DWS fund manager Klaus Kaldemorgen clearly remembers the weekend 10 years ago when Lehman Brothers collapsed.
“The working week started very early for us,” he recalls in an interview with Germany’s FONDS professionell. “The biggest worry for me was the impact on our portfolios. How many bonds were we holding? Did we have certificates that Lehman had issued and would we have sufficient collateral for historical securities lending to Lehman?”
While the news of the downfall of Lehman Brothers may not have been a surprise to many, Kaldemorgen – one of Europe’s best-known and most experienced fund managers – says the magnitude of the ripple effect certainly was.
At the time, we gave a television interview and estimated the damage as a result of the Lehman collapse would run to around 50 billion US dollars. In fact, at that point everyone was only looking at the direct consequences from bankruptcy. The collateral damage turned out to be many times higher than that because of the immense loss of trust in how capital markets functioned.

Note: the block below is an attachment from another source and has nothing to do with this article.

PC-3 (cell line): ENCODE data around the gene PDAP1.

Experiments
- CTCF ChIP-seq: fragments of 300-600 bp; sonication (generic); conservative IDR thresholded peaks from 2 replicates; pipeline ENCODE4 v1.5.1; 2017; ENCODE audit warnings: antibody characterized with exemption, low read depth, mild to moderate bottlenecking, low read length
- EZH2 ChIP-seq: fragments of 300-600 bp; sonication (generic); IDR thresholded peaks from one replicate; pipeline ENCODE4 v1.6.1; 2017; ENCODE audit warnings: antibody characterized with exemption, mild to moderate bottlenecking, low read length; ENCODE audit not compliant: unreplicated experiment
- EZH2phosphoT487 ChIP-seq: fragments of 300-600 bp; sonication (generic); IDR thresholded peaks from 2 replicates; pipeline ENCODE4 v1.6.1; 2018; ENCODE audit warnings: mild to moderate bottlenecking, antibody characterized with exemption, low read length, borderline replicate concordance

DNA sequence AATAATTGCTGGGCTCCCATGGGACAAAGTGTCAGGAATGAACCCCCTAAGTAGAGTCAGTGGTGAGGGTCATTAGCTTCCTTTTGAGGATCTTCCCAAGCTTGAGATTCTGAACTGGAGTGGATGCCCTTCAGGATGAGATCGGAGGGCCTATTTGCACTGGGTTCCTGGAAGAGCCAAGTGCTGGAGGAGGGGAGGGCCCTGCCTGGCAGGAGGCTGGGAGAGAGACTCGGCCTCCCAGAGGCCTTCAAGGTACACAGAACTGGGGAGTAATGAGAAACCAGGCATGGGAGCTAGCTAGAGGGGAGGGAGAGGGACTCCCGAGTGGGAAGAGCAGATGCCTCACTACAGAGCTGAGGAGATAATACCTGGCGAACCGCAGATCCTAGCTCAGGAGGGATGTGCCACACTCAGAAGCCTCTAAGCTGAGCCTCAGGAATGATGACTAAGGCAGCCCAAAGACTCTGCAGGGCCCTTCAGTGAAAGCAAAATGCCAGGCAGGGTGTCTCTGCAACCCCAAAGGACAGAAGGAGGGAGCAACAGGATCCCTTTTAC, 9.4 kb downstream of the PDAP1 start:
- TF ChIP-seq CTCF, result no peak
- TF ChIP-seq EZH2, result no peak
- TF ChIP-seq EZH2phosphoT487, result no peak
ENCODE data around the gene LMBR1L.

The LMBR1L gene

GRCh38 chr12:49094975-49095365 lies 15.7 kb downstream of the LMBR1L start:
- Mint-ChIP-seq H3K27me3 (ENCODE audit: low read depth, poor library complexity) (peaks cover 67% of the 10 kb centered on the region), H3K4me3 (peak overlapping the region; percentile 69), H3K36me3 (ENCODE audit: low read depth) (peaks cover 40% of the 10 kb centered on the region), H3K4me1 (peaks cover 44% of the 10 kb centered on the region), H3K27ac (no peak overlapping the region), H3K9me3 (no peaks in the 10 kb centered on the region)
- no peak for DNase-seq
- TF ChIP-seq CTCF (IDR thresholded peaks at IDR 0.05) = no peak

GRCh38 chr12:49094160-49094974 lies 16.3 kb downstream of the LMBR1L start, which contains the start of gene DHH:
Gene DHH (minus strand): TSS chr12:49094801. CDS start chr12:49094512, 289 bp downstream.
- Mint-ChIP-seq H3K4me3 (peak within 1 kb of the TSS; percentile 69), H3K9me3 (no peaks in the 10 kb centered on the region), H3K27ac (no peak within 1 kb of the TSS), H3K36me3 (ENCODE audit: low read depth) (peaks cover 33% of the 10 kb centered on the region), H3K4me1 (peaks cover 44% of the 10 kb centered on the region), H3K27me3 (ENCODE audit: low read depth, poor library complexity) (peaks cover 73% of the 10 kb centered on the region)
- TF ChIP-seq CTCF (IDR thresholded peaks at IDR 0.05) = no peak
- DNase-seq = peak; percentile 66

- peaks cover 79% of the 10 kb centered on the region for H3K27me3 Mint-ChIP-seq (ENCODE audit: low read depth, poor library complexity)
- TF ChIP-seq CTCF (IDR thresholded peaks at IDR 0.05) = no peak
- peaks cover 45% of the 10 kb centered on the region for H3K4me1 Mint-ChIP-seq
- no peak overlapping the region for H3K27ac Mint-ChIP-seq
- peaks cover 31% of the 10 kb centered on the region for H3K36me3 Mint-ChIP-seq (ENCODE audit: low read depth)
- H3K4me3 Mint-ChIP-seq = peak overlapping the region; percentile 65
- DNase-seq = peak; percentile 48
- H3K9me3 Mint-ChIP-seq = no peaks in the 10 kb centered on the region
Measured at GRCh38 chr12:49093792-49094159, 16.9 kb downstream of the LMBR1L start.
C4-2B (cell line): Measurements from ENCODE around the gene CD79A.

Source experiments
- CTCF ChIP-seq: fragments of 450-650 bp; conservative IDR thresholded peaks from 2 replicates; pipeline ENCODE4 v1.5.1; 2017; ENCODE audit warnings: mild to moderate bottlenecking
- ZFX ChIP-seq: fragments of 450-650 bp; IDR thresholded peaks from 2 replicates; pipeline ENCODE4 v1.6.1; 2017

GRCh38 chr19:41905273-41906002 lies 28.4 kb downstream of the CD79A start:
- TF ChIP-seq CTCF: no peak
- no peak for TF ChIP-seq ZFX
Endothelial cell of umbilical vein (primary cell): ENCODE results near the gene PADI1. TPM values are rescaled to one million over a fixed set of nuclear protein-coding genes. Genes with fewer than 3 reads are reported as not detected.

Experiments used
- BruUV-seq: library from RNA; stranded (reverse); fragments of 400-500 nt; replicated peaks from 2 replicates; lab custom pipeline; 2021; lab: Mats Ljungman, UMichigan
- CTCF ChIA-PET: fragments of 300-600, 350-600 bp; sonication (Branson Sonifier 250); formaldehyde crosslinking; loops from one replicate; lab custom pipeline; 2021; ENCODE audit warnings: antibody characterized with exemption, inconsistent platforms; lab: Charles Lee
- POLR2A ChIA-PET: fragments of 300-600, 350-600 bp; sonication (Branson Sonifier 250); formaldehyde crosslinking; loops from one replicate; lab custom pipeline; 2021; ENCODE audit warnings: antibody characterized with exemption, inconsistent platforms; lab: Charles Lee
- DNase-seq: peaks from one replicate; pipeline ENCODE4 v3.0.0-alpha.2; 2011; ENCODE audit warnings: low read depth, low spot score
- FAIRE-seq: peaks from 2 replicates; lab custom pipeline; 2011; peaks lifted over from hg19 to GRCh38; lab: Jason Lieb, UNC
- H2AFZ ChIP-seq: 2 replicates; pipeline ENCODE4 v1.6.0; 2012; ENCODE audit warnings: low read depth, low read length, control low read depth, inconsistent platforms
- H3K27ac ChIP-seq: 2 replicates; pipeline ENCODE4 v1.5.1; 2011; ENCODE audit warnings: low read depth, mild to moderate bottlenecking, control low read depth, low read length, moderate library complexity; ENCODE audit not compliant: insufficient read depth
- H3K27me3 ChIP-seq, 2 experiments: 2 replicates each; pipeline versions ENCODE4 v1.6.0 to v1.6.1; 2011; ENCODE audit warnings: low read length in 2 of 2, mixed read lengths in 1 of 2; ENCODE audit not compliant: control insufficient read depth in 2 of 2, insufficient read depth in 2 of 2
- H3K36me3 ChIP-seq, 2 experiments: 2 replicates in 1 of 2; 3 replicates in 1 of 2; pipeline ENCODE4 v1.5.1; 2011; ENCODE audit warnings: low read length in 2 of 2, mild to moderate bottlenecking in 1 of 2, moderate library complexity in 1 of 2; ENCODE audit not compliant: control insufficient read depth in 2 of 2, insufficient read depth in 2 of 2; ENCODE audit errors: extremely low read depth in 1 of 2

Kaldemorgen says that while the US was relatively swift in implementing measures to deal with the crisis, it took considerably longer in Europe. “I suspect that at the very start decision-makers in Europe thought the financial crisis was an American problem and would only have to be resolved over there. How wrong they were!”
Despite this, Kaldemorgen believes that the more stringent equity capital requirements that have since been introduced have contributed to a more stable financial system. “Post-Lehmann the flood of new regulation seeped into every corner of the financial industry. In certain cases, we can see a degree of regulation rage which under the circumstances might be understandable.”
But while the flow-on from Lehman’s collapse can still be felt around the world, Kaldemorgen believes the greatest threat to financial stability today is a serious financial recession. “In Europe especially, many countries have almost no scope to increase their deficits significantly. Meanwhile ECB monetary policy remains in crisis mode and therefore cannot generate any positive stimuli in terms of monetary policy.”
He adds: “In the long term this crisis will not be resolved through loose monetary policy, but instead by improving the competitiveness of European states as well as the whole European banking system.”